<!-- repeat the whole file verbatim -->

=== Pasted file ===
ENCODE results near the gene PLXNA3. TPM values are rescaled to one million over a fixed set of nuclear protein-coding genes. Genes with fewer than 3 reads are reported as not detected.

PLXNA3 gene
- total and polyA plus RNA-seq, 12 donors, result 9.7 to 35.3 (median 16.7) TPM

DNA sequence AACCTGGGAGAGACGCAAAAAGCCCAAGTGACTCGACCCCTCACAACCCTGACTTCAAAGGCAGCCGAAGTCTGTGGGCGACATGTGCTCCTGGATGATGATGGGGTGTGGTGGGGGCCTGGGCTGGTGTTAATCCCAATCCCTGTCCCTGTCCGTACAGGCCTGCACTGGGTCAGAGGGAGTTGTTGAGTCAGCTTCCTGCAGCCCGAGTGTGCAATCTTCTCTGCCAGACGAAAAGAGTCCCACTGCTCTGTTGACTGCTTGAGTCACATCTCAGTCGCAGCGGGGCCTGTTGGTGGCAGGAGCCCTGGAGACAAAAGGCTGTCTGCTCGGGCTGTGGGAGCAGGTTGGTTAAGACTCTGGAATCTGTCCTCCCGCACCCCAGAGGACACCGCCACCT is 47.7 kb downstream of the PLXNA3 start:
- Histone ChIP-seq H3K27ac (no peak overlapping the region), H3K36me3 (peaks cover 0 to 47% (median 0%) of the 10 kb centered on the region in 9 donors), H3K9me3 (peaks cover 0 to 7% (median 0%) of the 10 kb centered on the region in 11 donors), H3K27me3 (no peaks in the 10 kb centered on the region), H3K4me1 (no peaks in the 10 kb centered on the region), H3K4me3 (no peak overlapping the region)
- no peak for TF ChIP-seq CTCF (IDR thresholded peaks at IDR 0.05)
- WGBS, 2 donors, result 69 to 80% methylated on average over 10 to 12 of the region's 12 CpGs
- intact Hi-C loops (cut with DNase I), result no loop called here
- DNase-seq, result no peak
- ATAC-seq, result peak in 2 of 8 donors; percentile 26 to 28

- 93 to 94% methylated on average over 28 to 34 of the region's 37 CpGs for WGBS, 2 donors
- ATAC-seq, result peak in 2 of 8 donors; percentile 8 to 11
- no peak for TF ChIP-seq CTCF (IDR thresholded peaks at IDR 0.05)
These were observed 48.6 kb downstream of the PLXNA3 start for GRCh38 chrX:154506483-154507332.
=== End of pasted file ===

ENCODE results near the gene PLXNA3. TPM values are rescaled to one million over a fixed set of nuclear protein-coding genes. Genes with fewer than 3 reads are reported as not detected.

PLXNA3 gene
- total and polyA plus RNA-seq, 12 donors, result 9.7 to 35.3 (median 16.7) TPM

DNA sequence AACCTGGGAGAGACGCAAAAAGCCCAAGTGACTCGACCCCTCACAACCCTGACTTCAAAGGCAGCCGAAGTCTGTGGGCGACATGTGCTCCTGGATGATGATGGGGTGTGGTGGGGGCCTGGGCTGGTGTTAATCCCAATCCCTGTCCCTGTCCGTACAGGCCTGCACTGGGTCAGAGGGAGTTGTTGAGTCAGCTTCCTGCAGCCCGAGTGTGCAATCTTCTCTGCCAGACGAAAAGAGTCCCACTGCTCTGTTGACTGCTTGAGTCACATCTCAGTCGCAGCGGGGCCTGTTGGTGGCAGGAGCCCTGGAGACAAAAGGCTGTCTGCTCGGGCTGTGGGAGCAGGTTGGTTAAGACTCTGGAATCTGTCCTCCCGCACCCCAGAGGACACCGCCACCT is 47.7 kb downstream of the PLXNA3 start:
- Histone ChIP-seq H3K27ac (no peak overlapping the region), H3K36me3 (peaks cover 0 to 47% (median 0%) of the 10 kb centered on the region in 9 donors), H3K9me3 (peaks cover 0 to 7% (median 0%) of the 10 kb centered on the region in 11 donors), H3K27me3 (no peaks in the 10 kb centered on the region), H3K4me1 (no peaks in the 10 kb centered on the region), H3K4me3 (no peak overlapping the region)
- no peak for TF ChIP-seq CTCF (IDR thresholded peaks at IDR 0.05)
- WGBS, 2 donors, result 69 to 80% methylated on average over 10 to 12 of the region's 12 CpGs
- intact Hi-C loops (cut with DNase I), result no loop called here
- DNase-seq, result no peak
- ATAC-seq, result peak in 2 of 8 donors; percentile 26 to 28

- 93 to 94% methylated on average over 28 to 34 of the region's 37 CpGs for WGBS, 2 donors
- ATAC-seq, result peak in 2 of 8 donors; percentile 8 to 11
- no peak for TF ChIP-seq CTCF (IDR thresholded peaks at IDR 0.05)
These were observed 48.6 kb downstream of the PLXNA3 start for GRCh38 chrX:154506483-154507332.